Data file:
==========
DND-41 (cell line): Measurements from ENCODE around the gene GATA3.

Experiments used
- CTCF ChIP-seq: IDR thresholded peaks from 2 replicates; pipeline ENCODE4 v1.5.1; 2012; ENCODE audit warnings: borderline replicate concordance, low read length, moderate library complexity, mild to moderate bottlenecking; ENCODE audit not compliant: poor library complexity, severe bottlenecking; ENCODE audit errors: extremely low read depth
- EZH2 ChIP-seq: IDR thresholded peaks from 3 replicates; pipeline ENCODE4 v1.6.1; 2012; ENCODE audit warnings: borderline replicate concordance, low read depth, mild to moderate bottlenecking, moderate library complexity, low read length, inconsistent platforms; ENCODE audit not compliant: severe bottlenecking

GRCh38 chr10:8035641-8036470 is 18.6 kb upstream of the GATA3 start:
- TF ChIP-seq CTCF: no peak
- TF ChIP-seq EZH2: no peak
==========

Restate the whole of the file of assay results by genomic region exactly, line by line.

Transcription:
DND-41 (cell line): Measurements from ENCODE around the gene GATA3.

Experiments used
- CTCF ChIP-seq: IDR thresholded peaks from 2 replicates; pipeline ENCODE4 v1.5.1; 2012; ENCODE audit warnings: borderline replicate concordance, low read length, moderate library complexity, mild to moderate bottlenecking; ENCODE audit not compliant: poor library complexity, severe bottlenecking; ENCODE audit errors: extremely low read depth
- EZH2 ChIP-seq: IDR thresholded peaks from 3 replicates; pipeline ENCODE4 v1.6.1; 2012; ENCODE audit warnings: borderline replicate concordance, low read depth, mild to moderate bottlenecking, moderate library complexity, low read length, inconsistent platforms; ENCODE audit not compliant: severe bottlenecking

GRCh38 chr10:8035641-8036470 is 18.6 kb upstream of the GATA3 start:
- TF ChIP-seq CTCF: no peak
- TF ChIP-seq EZH2: no peak